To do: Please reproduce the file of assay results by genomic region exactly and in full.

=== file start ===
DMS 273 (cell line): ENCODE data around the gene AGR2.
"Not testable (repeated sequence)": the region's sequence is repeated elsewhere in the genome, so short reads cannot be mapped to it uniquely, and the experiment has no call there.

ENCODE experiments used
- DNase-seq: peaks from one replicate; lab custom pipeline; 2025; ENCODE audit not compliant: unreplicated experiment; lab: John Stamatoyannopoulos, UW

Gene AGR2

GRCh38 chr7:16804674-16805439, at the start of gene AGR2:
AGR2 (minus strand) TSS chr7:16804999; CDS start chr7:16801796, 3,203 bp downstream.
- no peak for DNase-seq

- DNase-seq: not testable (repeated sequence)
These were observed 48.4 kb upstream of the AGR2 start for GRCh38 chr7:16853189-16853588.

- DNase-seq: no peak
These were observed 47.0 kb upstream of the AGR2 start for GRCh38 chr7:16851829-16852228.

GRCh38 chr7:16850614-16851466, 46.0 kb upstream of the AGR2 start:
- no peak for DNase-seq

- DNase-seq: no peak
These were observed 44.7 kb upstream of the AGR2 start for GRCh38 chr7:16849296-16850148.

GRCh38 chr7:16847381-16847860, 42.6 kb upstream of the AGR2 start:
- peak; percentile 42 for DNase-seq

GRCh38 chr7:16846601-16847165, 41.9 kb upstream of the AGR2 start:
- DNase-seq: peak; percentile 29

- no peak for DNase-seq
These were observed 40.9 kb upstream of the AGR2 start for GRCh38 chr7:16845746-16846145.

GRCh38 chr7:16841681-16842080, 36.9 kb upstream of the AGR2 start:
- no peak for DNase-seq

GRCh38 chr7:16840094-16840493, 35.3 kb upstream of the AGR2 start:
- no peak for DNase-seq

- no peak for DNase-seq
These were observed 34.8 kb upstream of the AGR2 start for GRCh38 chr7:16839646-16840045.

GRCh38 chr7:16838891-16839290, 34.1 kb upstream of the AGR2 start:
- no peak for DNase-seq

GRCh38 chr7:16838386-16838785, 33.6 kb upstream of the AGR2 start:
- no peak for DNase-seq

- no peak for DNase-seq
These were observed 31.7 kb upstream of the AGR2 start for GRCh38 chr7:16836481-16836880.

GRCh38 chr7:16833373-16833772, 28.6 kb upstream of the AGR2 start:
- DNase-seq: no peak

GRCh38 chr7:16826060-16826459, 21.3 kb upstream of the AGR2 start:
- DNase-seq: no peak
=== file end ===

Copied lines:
DMS 273 (cell line): ENCODE data around the gene AGR2.
"Not testable (repeated sequence)": the region's sequence is repeated elsewhere in the genome, so short reads cannot be mapped to it uniquely, and the experiment has no call there.

ENCODE experiments used
- DNase-seq: peaks from one replicate; lab custom pipeline; 2025; ENCODE audit not compliant: unreplicated experiment; lab: John Stamatoyannopoulos, UW

Gene AGR2

GRCh38 chr7:16804674-16805439, at the start of gene AGR2:
AGR2 (minus strand) TSS chr7:16804999; CDS start chr7:16801796, 3,203 bp downstream.
- no peak for DNase-seq

- DNase-seq: not testable (repeated sequence)
These were observed 48.4 kb upstream of the AGR2 start for GRCh38 chr7:16853189-16853588.

- DNase-seq: no peak
These were observed 47.0 kb upstream of the AGR2 start for GRCh38 chr7:16851829-16852228.

GRCh38 chr7:16850614-16851466, 46.0 kb upstream of the AGR2 start:
- no peak for DNase-seq

- DNase-seq: no peak
These were observed 44.7 kb upstream of the AGR2 start for GRCh38 chr7:16849296-16850148.

GRCh38 chr7:16847381-16847860, 42.6 kb upstream of the AGR2 start:
- peak; percentile 42 for DNase-seq

GRCh38 chr7:16846601-16847165, 41.9 kb upstream of the AGR2 start:
- DNase-seq: peak; percentile 29

- no peak for DNase-seq
These were observed 40.9 kb upstream of the AGR2 start for GRCh38 chr7:16845746-16846145.

GRCh38 chr7:16841681-16842080, 36.9 kb upstream of the AGR2 start:
- no peak for DNase-seq

GRCh38 chr7:16840094-16840493, 35.3 kb upstream of the AGR2 start:
- no peak for DNase-seq

- no peak for DNase-seq
These were observed 34.8 kb upstream of the AGR2 start for GRCh38 chr7:16839646-16840045.

GRCh38 chr7:16838891-16839290, 34.1 kb upstream of the AGR2 start:
- no peak for DNase-seq

GRCh38 chr7:16838386-16838785, 33.6 kb upstream of the AGR2 start:
- no peak for DNase-seq

- no peak for DNase-seq
These were observed 31.7 kb upstream of the AGR2 start for GRCh38 chr7:16836481-16836880.

GRCh38 chr7:16833373-16833772, 28.6 kb upstream of the AGR2 start:
- DNase-seq: no peak

GRCh38 chr7:16826060-16826459, 21.3 kb upstream of the AGR2 start:
- DNase-seq: no peak